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RHFD's take on school incident
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Editor: In an effort to set the record straight, I’d like your readers to understand the fire department’s position in the recent medical incident at the Richmond Hill High School.
Let me say first the mission of the Richmond Hill Fire Department is to protect life and property. That’s what we were attempting to do when the department’s First Responders heard the call over the radio from 911 dispatch center and went to the high school.
The fire department’s protocol is to respond to all situations within the city that threaten life or property, whether a direct call comes in from 911 or not.  That’s what occurred in this instance. With only two ambulances and emergency medical technician crews in the county, it is always possible that the crews may be tied up elsewhere and the First Responders may be the first medically-trained crew to arrive on site.
When the call was heard about a possible overdose at the high school, we responded as we do to all such cases, not knowing what awaited us at the scene until we arrived. At the time, the seriousness of the incident was unknown, as was who was already on scene to treat the individual. Also, the call never went out over our radio channel that the First Responders were not needed.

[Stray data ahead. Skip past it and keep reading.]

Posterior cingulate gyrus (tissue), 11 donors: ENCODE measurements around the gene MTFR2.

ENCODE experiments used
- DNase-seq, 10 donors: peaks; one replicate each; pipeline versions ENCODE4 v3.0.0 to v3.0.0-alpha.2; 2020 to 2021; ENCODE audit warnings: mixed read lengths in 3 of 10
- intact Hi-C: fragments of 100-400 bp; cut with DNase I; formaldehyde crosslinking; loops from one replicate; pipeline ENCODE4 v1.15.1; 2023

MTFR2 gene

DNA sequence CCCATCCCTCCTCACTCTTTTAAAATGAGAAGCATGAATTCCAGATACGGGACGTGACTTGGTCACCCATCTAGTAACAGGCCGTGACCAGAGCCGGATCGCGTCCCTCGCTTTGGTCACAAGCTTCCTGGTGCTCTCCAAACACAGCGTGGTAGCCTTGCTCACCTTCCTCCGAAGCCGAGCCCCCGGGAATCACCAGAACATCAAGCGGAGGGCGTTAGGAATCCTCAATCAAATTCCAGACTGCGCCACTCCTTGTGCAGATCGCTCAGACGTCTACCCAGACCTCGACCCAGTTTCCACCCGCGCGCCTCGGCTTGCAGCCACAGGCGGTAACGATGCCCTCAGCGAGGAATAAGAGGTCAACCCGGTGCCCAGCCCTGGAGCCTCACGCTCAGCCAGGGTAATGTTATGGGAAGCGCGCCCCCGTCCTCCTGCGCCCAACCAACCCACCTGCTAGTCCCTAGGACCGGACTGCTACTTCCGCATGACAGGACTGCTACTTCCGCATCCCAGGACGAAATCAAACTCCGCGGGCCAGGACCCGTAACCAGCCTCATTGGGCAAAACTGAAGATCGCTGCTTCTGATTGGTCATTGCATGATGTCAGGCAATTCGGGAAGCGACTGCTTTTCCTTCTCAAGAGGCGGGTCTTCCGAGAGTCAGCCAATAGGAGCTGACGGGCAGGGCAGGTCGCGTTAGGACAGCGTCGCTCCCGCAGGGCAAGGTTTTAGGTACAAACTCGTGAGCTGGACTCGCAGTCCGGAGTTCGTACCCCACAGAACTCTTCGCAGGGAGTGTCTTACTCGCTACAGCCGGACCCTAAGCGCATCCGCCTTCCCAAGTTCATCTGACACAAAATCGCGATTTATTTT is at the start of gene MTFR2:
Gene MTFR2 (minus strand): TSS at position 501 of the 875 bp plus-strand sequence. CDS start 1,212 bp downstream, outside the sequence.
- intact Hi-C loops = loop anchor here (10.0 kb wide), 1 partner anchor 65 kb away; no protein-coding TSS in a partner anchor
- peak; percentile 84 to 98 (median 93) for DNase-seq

The First Responders arrived at the high school first, with the EMT’s close behind. The First Responders were held outside the school until EMS personnel arrived. Firefighters then entered the building with EMS but were not allowed in the area with the patient. After several minutes Firefighter Hebert opened the door and asked if EMS needed their help for anything.  EMS advised they had everything under control.  At that time firefighters went back in-service and returned to the station.
When the potential is there for loss of life, you can never be too careful. We responded as we always do.  Fortunately, in this case, all things worked out well. However, we need to be ever vigilant when it comes to the lives of our citizens. An extra set of eyes or hands at the scene hurts no one and could save a life.

Vernon Rushing
Richmond Hill Fire Chief

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